Montreal

Quebec announces plans for major network of reserved lanes

The project, dubbed the RMVR, is aimed at limiting the number of vehicles on some of the major highways in the Montreal area.

Réseau métropolitain de voies réservées project is aimed at reducing vehicles on highways in the Montreal area

'We want to ... reduce the time that drivers are in their car each day,' said Transport Minister François Bonnardel. (Ivanoh Demers/Radio-Canada)

Transport Minister François Bonnardel announced plans Wednesday for a new network of reserved lanes that would run along highways in the Montreal area. 

The network, called the Réseau métropolitain de voies réservées (RMVR), is aimed at reducing traffic on the roads by encouraging people to use public transit instead of travelling alone in their cars. 

The project has no set budget or timeline as of yet, though Bonnardel hopes to start building the new lanes by the end of 2022. 

"We want to add [more lanes] to give other solutions and reduce the time that drivers are in their car each day," said Bonnardel. 

"If a driver sees a bus or someone carpooling go by at 100 km/h in the reserved lane, while he's in traffic at 60, he'll tell himself: 'I think I'm wasting time in my vehicle."

The lanes are set to run along highways in Longueuil, Laval linking to Montreal, including highways 13, 20, 25, 440 and 640, as well as the 116. No lanes will be on the island of Montreal itself.

They will be integrated into the current and future projects on highways 15, 19 and 30, as well as on the 132. 

Junior Transport Minister Chantal Rouleau, who is also responsible for Montreal, said the city will have to ensure these reserved lanes are well-integrated with its metropolitan road network, as well as its public transit system.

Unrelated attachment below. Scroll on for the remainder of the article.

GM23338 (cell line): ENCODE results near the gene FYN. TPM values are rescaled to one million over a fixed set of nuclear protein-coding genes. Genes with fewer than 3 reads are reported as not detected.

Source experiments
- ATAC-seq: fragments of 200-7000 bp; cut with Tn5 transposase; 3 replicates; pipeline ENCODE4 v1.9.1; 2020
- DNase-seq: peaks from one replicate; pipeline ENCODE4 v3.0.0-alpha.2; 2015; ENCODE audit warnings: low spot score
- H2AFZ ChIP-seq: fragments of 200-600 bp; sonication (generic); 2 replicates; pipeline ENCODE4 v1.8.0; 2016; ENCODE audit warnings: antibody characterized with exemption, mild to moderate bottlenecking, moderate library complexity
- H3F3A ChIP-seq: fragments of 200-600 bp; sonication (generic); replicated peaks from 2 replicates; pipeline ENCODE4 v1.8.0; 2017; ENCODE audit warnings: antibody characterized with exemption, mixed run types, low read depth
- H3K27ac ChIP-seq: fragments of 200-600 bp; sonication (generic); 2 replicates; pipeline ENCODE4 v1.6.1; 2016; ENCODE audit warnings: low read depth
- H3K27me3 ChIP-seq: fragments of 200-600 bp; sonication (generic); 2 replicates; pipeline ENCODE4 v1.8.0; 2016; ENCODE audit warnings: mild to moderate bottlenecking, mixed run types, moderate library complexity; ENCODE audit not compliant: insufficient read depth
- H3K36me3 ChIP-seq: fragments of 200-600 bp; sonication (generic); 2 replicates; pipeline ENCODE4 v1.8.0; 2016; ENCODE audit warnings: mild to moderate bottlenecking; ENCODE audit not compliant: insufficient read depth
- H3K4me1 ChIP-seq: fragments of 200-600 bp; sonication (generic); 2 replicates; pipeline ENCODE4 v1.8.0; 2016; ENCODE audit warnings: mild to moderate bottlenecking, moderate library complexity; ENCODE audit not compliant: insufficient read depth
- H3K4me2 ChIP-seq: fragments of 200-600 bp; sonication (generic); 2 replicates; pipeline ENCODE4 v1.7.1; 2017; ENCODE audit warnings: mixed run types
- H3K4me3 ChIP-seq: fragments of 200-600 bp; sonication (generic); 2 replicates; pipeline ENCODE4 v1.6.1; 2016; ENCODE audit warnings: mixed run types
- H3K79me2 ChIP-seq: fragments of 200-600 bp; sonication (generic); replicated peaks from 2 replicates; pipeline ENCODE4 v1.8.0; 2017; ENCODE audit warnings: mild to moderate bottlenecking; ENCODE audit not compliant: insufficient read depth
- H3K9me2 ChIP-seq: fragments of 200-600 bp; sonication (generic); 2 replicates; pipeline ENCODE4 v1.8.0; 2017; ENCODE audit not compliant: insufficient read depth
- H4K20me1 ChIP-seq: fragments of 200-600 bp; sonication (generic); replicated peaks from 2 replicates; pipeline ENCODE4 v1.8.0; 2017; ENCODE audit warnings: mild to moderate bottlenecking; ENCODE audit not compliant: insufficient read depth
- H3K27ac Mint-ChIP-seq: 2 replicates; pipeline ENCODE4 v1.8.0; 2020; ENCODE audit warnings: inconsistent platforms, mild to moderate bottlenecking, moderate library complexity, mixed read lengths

Public transit authorities in all three affected cities will be consulted on the project. 

"We want to improve mobility options in the city, not just for those who want to go downtown, but for those who travel between these [areas]," said Rouleau.

The project is still in its very early stages. The province has launched a call for tenders and a study into the needs of the targeted areas.

Through these studies, the province will determine what exactly the lanes will be reserved for. Preliminary plans have them reserved for buses, but Bonnardel also hopes to allow access to carpooling and electric vehicles.

Other highways may also be added to the project, depending what the study finds. 

"Of course we want to encourage carpooling," said Bonnardel. "We hope in this study we will find different solutions for different highways. It's not a wall-to-wall situation for all the highways in the North Shore and the South Shore. 

Bonnardel said none of the highways' existing traffic lanes will be turned into reserved lanes. Instead, the province plans to build additional ones. 

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